Test Environment :
The environment is HP-UX B11.31 ia64, java 220.127.116.11 and jacorb 2.3.1 (or jacorb 3.0 beta)
The same bug can be noticed in jacorb 3.0 also.
The bug comes only for PERSISTENT (life span policy value)corba servers. TRASIENT corba servers works fine.
Around 1000 client threads are created simutaneously to call two different interface methods (500 threads for each method)
each part of different PERSISTENT corba servers.
The methods are dummy method ones and just sleeps for 4 seconds.
There are two problems noticed.
1. Some methods are executed more than once. While client logs are showed that a method is executed only 500 times
server logs showed that it is executed more than 500 time. Some times it is around 510 to even maximum of 600 times.
This problem is CONSISTENTLY noticed in both jacorb 2.3.1 and jacorb 3.0 beta
2. Not all the methods are succesfully went through. Few client methods (around 1 to 3) failed with following error
Unexpected Exception:org.omg.CORBA.COMM_FAILURE: vmcid: 0x0 minor code: 0 completed: Maybe
org.omg.CORBA.COMM_FAILURE: vmcid: 0x0 minor code: 0 completed: Maybe
The above problem is NOT consistently noticed and noticed once in 2 or 3 times approximately in jacorb 2.3.1
This problem is CONSISTENTLY noticed for jacorb 3.0 beta.
Created attachment 395 [details]
Contains all the files for testing the bugs. BugDescription.txt has all the details
BugDescription.txt has all the details about the bug, the source files involved and the test procedure.
Here's what is happening to cause this problem.
The client is firing off 100 concurrent requests, one per thread.
Several of these go off to the IMR, which dutifully sends back location forwarding details.
The Delegate processes the location forward, rebinding and "resetting" all waiting requests, because these must all be waiting on the IMR, right? Unfortunately in this case, this is not right.
Upon receiving the first location forward, the Delegate rebinds, which releases the connection to the IMR and opens a new connection to the server. Since there were several requests sent to the IMR, multiple location forward exceptions are received from the IMR before the connection is released, and each one triggers a reset/rebind.
Since the machine is loaded, it takes time to actually spawn all 100 threads, meaning some requests are started after the first rebind occurred, meaning the client sent the request to the real server. When the second rebind occurs, all of these threads dutifully stop waiting and remarshal and resend. Depending on the system load, this can happen several times, leading to 3 or more duplications of a request. This effect can impact many threads, leading to dozens of duplicated requests sent to the server.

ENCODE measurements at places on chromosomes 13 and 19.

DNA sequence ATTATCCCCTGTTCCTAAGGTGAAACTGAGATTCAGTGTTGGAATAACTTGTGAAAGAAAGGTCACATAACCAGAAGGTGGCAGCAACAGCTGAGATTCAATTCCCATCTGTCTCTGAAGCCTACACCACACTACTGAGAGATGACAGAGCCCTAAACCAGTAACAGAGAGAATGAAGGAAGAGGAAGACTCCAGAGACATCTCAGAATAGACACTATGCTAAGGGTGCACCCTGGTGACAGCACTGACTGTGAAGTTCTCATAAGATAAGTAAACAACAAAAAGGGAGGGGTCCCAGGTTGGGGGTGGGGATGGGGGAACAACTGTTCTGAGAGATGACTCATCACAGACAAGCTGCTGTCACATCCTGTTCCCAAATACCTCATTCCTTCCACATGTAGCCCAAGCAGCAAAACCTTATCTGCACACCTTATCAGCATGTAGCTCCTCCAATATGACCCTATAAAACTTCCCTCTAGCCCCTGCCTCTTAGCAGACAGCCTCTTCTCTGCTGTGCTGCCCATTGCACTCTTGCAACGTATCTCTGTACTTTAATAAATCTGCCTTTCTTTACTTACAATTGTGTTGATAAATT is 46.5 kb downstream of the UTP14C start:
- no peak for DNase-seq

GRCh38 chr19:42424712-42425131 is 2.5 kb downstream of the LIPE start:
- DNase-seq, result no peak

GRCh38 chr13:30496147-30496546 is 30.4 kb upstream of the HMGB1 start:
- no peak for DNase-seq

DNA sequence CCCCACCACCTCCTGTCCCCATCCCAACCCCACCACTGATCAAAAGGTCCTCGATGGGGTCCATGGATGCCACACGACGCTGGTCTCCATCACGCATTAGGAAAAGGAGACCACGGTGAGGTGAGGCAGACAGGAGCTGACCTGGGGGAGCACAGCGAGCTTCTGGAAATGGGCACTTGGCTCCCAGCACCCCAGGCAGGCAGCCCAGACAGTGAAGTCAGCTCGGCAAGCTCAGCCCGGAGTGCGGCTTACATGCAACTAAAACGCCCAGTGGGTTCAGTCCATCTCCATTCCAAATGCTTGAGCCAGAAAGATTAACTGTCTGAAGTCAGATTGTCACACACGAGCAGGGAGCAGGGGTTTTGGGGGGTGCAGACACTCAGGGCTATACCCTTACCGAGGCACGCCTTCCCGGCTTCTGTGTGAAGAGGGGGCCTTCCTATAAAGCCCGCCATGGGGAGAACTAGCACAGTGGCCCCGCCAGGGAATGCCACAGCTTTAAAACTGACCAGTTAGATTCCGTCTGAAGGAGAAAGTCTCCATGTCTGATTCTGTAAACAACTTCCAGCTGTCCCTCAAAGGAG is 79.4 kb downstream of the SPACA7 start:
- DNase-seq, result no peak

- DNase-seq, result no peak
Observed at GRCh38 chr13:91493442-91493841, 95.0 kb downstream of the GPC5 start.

Now for the solution. The easiest fix is to do nothing to JacORB, and restructure the client application so that a connection to the real server is established prior to starting any MT activity. However this breaks down if for instance the client doesn't obtain the target IOR until it has already entered its MT operational phase, or if perhaps the connection to the server is lost and must be reestablished.
I think the durable solution is to be more intelligent about when to abandon a request. This would involve modifying the ReplyReceiver and the Delegate so that the RR can decide if it truly needs to abandon the current request or not.
I'm stepping down the severity from Blocker to Major in that the condition under which the bug appears is very narrowly defined - it doesn't happen everywhere even under similar loads. Also, there is a work-around defined which mitigates the likelihood of occurrence even more.
We have another work-around for this bug. Each client thread can make its own duplicate of the desired reference, and then any rebinding and notification will affect only the thread(s) using the duplicate. This is not a perfect solution however, since each duplicate must first interact with the IMR in order to get the target server's reference. Depending on the performance of the client host, this may result in many consecutive connections to the IMR, and possibly the target server as well, depending on reference lifespan.
To test this, modify the original interface1_test.java from:
test_interface1 target = test_interface1Helper.narrow (servantRef._duplicate());
The interface2_test can be similarly modified.
Thanks Nick Cross for this suggestion.